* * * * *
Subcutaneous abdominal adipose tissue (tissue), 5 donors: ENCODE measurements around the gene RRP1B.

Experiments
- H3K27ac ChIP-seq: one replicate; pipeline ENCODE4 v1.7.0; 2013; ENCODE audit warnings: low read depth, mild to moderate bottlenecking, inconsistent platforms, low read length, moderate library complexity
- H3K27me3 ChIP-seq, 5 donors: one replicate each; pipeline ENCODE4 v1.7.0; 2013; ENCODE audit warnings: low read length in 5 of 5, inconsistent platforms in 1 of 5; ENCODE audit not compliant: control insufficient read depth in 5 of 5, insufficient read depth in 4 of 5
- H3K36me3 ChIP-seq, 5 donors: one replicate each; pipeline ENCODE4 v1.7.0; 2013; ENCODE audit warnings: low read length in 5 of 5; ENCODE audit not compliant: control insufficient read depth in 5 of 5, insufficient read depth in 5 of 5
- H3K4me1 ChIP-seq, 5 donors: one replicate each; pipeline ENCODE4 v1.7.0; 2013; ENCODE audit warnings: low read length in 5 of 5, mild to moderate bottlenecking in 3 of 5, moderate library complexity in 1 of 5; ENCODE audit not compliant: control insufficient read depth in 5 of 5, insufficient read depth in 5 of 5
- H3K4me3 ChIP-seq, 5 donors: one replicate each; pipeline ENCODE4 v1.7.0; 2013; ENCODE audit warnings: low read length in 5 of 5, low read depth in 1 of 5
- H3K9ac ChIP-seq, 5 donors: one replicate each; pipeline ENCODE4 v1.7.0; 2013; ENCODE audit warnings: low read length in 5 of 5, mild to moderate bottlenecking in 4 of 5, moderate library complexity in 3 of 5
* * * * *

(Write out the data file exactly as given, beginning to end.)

Subcutaneous abdominal adipose tissue (tissue), 5 donors: ENCODE measurements around the gene RRP1B.

Experiments
- H3K27ac ChIP-seq: one replicate; pipeline ENCODE4 v1.7.0; 2013; ENCODE audit warnings: low read depth, mild to moderate bottlenecking, inconsistent platforms, low read length, moderate library complexity
- H3K27me3 ChIP-seq, 5 donors: one replicate each; pipeline ENCODE4 v1.7.0; 2013; ENCODE audit warnings: low read length in 5 of 5, inconsistent platforms in 1 of 5; ENCODE audit not compliant: control insufficient read depth in 5 of 5, insufficient read depth in 4 of 5
- H3K36me3 ChIP-seq, 5 donors: one replicate each; pipeline ENCODE4 v1.7.0; 2013; ENCODE audit warnings: low read length in 5 of 5; ENCODE audit not compliant: control insufficient read depth in 5 of 5, insufficient read depth in 5 of 5
- H3K4me1 ChIP-seq, 5 donors: one replicate each; pipeline ENCODE4 v1.7.0; 2013; ENCODE audit warnings: low read length in 5 of 5, mild to moderate bottlenecking in 3 of 5, moderate library complexity in 1 of 5; ENCODE audit not compliant: control insufficient read depth in 5 of 5, insufficient read depth in 5 of 5
- H3K4me3 ChIP-seq, 5 donors: one replicate each; pipeline ENCODE4 v1.7.0; 2013; ENCODE audit warnings: low read length in 5 of 5, low read depth in 1 of 5
- H3K9ac ChIP-seq, 5 donors: one replicate each; pipeline ENCODE4 v1.7.0; 2013; ENCODE audit warnings: low read length in 5 of 5, mild to moderate bottlenecking in 4 of 5, moderate library complexity in 3 of 5